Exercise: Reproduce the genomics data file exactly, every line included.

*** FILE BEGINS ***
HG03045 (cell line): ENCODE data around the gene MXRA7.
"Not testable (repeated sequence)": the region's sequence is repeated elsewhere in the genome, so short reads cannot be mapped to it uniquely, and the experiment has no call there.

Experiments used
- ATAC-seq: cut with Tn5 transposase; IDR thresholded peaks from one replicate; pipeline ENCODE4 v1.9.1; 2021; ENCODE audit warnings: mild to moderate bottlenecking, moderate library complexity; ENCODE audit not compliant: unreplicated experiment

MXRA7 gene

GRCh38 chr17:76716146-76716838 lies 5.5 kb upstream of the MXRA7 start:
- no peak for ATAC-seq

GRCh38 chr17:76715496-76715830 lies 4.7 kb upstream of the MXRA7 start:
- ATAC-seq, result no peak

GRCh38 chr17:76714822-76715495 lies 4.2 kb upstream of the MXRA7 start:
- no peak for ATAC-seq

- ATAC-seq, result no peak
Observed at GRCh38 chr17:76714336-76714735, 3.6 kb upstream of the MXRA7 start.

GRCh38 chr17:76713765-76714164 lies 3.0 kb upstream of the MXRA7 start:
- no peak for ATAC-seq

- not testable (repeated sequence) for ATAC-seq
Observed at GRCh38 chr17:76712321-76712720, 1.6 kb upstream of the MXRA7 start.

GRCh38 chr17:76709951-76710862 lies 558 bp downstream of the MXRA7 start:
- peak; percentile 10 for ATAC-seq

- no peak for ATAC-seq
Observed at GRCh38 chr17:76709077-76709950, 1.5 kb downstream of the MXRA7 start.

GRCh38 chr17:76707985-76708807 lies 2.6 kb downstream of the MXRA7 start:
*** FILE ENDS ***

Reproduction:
HG03045 (cell line): ENCODE data around the gene MXRA7.
"Not testable (repeated sequence)": the region's sequence is repeated elsewhere in the genome, so short reads cannot be mapped to it uniquely, and the experiment has no call there.

Experiments used
- ATAC-seq: cut with Tn5 transposase; IDR thresholded peaks from one replicate; pipeline ENCODE4 v1.9.1; 2021; ENCODE audit warnings: mild to moderate bottlenecking, moderate library complexity; ENCODE audit not compliant: unreplicated experiment

MXRA7 gene

GRCh38 chr17:76716146-76716838 lies 5.5 kb upstream of the MXRA7 start:
- no peak for ATAC-seq

GRCh38 chr17:76715496-76715830 lies 4.7 kb upstream of the MXRA7 start:
- ATAC-seq, result no peak

GRCh38 chr17:76714822-76715495 lies 4.2 kb upstream of the MXRA7 start:
- no peak for ATAC-seq

- ATAC-seq, result no peak
Observed at GRCh38 chr17:76714336-76714735, 3.6 kb upstream of the MXRA7 start.

GRCh38 chr17:76713765-76714164 lies 3.0 kb upstream of the MXRA7 start:
- no peak for ATAC-seq

- not testable (repeated sequence) for ATAC-seq
Observed at GRCh38 chr17:76712321-76712720, 1.6 kb upstream of the MXRA7 start.

GRCh38 chr17:76709951-76710862 lies 558 bp downstream of the MXRA7 start:
- peak; percentile 10 for ATAC-seq

- no peak for ATAC-seq
Observed at GRCh38 chr17:76709077-76709950, 1.5 kb downstream of the MXRA7 start.

GRCh38 chr17:76707985-76708807 lies 2.6 kb downstream of the MXRA7 start: